SwimmingWhat Mold Do You Fit: Practice or Meet Swimmer?

What Mold Do You Fit: Practice or Meet Swimmer?

What Mold Do You Fit: Practice or Meet Swimmer?

Everyone knows that one swimmer who destroys every practice, but when it comes time for meets cannot match that same speed in a race. On the flip side, there are some swimmers who post extremely fast times at every meet, even though they do not bring dynamic speed to practice. 

There are various reasons for these identities.

Warmup. Some swimmers need really long warmups to achieve peak performance, and during a practice, swimmers will usually warm up for longer stretches than at meets. Someone who is used to a 45-minute warmup in practice, but only has 30 minutes before a meet, may be swimming their races cold. Another example of this is a swimmer who records a best time at the end of a practice and then does not touch that time at a meet the next weekend. The difference for that swimmer could be that 30 minutes of warmup at a meet may not be adequate compared to two hours of swimming during practice. Of course, adjusting the way warmups are handled at meets to provide more time can help.

Focus. Focus during practice is important, but being focused at meets is critical. A swimmer who is extremely locked in for every main set during practice must transfer that approach to practice, and may need to achieve a higher level of focus or adrenaline at meets.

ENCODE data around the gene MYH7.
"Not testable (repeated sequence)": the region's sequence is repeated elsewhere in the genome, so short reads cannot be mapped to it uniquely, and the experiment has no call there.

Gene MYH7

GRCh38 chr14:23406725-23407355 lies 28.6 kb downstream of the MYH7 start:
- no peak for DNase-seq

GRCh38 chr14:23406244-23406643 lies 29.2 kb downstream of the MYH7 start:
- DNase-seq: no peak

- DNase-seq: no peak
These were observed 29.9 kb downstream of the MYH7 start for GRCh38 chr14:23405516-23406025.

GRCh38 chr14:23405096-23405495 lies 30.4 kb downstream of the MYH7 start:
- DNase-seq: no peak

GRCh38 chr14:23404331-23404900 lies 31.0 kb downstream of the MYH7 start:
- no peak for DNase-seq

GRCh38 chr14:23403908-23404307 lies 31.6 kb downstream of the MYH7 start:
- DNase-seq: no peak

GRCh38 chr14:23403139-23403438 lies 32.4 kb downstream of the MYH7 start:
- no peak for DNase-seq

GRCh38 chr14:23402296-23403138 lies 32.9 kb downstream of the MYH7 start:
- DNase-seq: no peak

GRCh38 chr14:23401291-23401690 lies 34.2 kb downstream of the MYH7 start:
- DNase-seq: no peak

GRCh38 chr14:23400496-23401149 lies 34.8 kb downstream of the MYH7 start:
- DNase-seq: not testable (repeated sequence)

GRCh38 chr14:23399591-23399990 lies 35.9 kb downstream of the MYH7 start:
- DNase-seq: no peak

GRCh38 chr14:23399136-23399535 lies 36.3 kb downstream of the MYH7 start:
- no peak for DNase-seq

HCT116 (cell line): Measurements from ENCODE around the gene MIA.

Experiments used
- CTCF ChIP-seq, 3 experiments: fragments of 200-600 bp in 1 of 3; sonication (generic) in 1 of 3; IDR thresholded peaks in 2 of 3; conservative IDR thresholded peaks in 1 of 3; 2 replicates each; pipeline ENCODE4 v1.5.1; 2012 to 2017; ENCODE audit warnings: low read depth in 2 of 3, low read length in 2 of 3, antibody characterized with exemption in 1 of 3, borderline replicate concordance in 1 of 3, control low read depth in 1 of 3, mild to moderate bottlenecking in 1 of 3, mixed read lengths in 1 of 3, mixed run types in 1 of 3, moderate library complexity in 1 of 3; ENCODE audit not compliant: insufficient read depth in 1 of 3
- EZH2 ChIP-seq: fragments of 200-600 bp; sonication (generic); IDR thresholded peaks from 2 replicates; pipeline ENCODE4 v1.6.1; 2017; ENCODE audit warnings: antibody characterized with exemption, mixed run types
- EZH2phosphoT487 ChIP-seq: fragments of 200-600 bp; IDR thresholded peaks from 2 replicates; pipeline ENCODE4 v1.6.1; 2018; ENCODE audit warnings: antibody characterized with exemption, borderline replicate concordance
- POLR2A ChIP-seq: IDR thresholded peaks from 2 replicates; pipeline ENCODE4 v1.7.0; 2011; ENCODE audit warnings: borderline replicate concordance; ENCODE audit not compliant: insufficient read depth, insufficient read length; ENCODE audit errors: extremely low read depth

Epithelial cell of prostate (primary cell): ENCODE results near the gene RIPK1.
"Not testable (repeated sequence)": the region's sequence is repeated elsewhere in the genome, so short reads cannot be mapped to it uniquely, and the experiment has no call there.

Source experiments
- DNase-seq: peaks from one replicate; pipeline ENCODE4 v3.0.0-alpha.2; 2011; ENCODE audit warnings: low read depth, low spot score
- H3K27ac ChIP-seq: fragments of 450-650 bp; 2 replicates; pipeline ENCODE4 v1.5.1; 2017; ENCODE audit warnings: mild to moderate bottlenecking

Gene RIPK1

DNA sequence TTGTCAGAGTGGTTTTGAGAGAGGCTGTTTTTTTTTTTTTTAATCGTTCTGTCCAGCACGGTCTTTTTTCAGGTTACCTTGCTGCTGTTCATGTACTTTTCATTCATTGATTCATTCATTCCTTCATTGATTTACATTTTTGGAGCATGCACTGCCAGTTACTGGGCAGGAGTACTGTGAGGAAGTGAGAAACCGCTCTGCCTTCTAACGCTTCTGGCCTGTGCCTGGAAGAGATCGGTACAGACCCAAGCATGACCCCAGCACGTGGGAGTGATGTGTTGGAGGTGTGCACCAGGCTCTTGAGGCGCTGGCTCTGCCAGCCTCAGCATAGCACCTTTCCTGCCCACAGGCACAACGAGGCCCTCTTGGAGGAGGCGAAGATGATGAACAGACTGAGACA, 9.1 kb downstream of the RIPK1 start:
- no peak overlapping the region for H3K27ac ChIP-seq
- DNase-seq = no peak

Taper. Some swimmers who go extremely fast in practice may not perform at taper meets because they don’t need much rest. If someone can crush practice everyday without needing much recovery time, it is unlikely they will need a two-week taper. Someone who is clearly ready to go huge best times but struggles at taper meets may just need less taper. Tapering is a tricky thing, and the most important element of taper is trusting your training. Trusting that you put in the work, and can rest for the days leading up to a meet, is important at championship meets in order to stay confident. 

Overthinking. Meets put more pressure on a swimmer mentally than the daily practice, and athletes who do not do well under pressure and overthink their races could struggle in a championship-meet scenario. This difficulty may be a harder fix, but with racing experience, and a positive attitude, meet performance can greatly improve. 

Nutrition. Most people remember to drink water during practice, and most people eat before practice. But for some, a nervous swim meet stomach could cause them to not eat breakfast and not have enough nutrients to swim fast. In addition, the lack of proper hydration by athletes during meets can be a huge hindrance to performance. 

Patience. One of the most important parts of swimming is patience. If you know that you are capable of massive best times, but they are not showing, the key is patience. Continuing to train hard and waiting for those times to show can be hard, but perseverance usually pays off.

So, how do you swim fast at meets?

  1. Keep a strong mental attitude.
  2. Focus on your races. Try to get the adrenaline flowing. 
  3. Eat quality food, and hydrate.
  4. Trust your training. Don’t overthink and be patient.

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